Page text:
I'd love to dump X without feeling like I'm shooting myself in the foot sometime in the next few years.

Excellent news! I personally think unity is terrible - and it's objectively lacking in several areas, multi-monitor support particularly.

The Ubuntu phone thing was a nice idea, but obviously never going to fly, so it's nice to see canonical putting their efforts where their actual users are.

>" it's objectively lacking in several areas, multi-monitor support particularly."

Interesting, considering...


Are you basing your views of Unity on recent experience?

Wan't thinking about multi-resolution or HiDPI - or other technical 'support' - but actual ergonomic use of multiple-monitors. It's lack of customisability in the placement of things, as well as the anachronistic global menu bar, mean that using it with, say, 3 large monitors of pretty sub-par.

Unity has grown on me over the years but I guess I will adapt. I'm not interested in having strong opinions about my OS's UI anymore so I just hope they'll stick with whatever they switch to.

I knew this was happening. They invested on Unity8 in quite reverse way. They had opportunity to make unity8 excellent desktop environment (they had money and workforce) and after becoming most popular de in linux environment they could continue that to mobile space(they are most popular linux distro already). Putting money on phone portion instead of desktop portion of the unity8 was biggest mistake i cna imagine. I can't understand rational behind it. Just look at what Microsoft does, they prioritize desktop win10 over mobile win10.

The only thing I can guess is they thought that to succeed in convergence, they would have to win the phone market, and that was the harder market to design for and react to. So, they built for that and tried to win the hardware developers/companies.

I suspect they thought if they got that, they could converge things back on the desktop

That's exactly what Unity 8 in Ubuntu release N.NN was going to do. The converged apps, the latest version of Unity, the new Mir display server, all running on the desktop as well as the Ubuntu Phone builds. The problem was, N.NN kept shifting from 14.04 to 16.04 to 17.04, and now never.00

With each Ubuntu release Canonical made fewer changes to Unity 7 on the desktop (the one I remember is moving from a global menu to a menu in a program's title bar), because the new awesome was around the corner...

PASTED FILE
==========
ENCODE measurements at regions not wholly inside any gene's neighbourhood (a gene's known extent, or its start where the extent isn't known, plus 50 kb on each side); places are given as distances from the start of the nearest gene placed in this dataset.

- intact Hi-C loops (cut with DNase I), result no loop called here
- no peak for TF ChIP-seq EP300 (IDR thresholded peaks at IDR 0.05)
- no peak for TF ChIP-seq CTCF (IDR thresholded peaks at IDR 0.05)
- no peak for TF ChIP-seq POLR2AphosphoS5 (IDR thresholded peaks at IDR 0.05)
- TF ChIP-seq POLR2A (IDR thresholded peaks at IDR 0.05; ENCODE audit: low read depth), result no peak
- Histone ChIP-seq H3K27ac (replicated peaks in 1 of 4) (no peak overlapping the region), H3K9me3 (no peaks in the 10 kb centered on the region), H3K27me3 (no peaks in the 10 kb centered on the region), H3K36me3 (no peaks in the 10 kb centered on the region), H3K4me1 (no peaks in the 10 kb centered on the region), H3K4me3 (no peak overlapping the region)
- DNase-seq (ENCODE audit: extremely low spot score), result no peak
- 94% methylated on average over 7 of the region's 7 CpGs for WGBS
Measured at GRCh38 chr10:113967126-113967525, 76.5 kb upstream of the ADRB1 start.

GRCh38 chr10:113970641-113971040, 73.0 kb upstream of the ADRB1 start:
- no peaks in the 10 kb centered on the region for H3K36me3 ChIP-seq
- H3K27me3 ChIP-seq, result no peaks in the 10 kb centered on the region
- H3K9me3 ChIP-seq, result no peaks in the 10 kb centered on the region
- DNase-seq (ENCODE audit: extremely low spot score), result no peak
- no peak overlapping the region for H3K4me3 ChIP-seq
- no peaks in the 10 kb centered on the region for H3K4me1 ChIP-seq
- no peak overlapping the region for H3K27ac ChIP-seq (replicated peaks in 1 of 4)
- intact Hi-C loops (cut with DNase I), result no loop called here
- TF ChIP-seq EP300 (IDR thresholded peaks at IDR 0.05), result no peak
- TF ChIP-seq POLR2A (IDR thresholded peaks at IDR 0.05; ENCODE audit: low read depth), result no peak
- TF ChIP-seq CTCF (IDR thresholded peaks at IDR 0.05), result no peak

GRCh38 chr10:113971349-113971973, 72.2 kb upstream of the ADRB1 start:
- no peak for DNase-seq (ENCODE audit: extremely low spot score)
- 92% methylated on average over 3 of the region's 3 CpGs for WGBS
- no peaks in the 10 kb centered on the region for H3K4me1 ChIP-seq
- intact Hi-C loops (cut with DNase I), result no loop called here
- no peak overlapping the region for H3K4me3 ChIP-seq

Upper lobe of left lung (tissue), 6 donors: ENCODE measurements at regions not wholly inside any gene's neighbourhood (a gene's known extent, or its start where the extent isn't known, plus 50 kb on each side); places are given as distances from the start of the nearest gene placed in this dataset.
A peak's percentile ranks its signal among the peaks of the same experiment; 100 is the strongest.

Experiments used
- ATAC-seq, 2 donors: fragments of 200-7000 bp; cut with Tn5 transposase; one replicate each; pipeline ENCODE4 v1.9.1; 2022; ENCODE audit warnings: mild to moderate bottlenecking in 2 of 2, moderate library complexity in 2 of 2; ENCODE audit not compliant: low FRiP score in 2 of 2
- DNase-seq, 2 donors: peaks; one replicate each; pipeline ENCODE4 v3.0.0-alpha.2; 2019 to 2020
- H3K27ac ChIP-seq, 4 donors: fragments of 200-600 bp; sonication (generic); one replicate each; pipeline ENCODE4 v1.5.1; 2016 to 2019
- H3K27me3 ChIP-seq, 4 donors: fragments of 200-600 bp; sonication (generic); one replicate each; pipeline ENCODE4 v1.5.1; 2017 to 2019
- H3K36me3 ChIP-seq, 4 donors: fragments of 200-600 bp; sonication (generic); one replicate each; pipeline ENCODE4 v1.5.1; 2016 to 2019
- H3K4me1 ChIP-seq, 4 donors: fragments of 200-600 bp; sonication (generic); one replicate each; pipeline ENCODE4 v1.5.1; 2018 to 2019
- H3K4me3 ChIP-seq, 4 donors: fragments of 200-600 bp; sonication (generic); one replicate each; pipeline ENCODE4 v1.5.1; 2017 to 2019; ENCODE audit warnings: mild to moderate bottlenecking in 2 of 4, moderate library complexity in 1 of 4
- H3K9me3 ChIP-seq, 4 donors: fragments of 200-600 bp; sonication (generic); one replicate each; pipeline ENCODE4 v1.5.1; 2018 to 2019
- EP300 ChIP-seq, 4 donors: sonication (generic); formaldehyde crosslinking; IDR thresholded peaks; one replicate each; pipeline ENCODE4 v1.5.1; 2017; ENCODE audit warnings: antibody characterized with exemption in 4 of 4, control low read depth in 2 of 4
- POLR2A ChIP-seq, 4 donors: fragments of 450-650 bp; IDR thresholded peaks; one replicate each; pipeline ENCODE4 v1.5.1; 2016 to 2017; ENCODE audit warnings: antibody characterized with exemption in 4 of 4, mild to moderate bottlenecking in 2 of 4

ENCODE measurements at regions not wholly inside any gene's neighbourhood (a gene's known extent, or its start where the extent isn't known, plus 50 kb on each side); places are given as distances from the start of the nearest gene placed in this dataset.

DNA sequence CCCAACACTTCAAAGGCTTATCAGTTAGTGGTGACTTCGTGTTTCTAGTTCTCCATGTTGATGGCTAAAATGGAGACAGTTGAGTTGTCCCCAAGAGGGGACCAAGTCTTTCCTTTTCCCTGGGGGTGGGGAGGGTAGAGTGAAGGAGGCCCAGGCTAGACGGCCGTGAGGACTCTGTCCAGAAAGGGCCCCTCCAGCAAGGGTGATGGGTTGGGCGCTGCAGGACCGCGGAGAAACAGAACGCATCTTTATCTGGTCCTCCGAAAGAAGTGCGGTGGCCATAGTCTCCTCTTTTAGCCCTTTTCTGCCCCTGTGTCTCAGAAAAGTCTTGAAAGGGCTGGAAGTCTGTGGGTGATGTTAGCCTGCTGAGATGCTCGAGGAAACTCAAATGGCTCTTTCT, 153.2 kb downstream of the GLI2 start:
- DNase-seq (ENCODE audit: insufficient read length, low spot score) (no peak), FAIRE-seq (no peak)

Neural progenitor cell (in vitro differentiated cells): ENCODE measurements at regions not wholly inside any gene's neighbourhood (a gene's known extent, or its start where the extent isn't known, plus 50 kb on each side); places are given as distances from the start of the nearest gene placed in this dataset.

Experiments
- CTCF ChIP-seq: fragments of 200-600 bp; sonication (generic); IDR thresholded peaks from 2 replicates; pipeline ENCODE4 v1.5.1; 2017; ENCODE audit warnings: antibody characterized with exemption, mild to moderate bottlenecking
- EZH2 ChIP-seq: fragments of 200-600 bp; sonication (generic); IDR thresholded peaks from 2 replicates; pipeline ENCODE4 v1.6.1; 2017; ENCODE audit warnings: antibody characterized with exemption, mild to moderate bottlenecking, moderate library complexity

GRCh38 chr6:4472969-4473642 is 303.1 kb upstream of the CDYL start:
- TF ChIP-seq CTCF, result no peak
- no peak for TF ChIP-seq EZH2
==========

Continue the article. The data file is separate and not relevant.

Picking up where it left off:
I am quite happy to see this. Although I am saddened by the death of the Ubuntu phone, this means that GNOME will get a lot more development and will receive the love and care of Canonical's excellent design teams. Gnome 3 is already shaping up to be quite a marvel, I am very excited about what will come next.

Furthermore, even if the dream of a free as in freedom Linux phone is pushed down a bit down the future, I think that a joint community/Canonical/Red Hat effort will eventually materialize.

P.S. I hope for a return to the brown and orange theme too!

I like GNOME, but actually was quite comfortable with Unity.

While I do understand their change of focus, after all someone needs to pay those developers somehow, and resources are limited, it kind of reminds me about Red-Hat's decision that enterprise was where money is, as they switched their focus away from desktop.

Cloud and IoT are basically where enterprise is going and where GNU/Linux is just part of the underlying services, but not the main product being sold.

"Growing Ubuntu for Cloud and IoT, Rather Than Phone and Convergence"

Translation: "We don't really care that much about Linux on the desktop because it's not making us much $$$."

Dear Canonical,

Your actions are a huge let down to the community. You caused a lot of strife with the move away from Gnome to Unity in 2010, and now you're ripping the rug out from under even more users after feeding us crap about convergence, etc. for the past 4-5 years (?). Nobody asked you to do any of that phone or convergence stuff, but peddling it like it's the next big thing and then pulling it without ever even really shipping a working product is just amateurish and make the whole FOSS community look bad.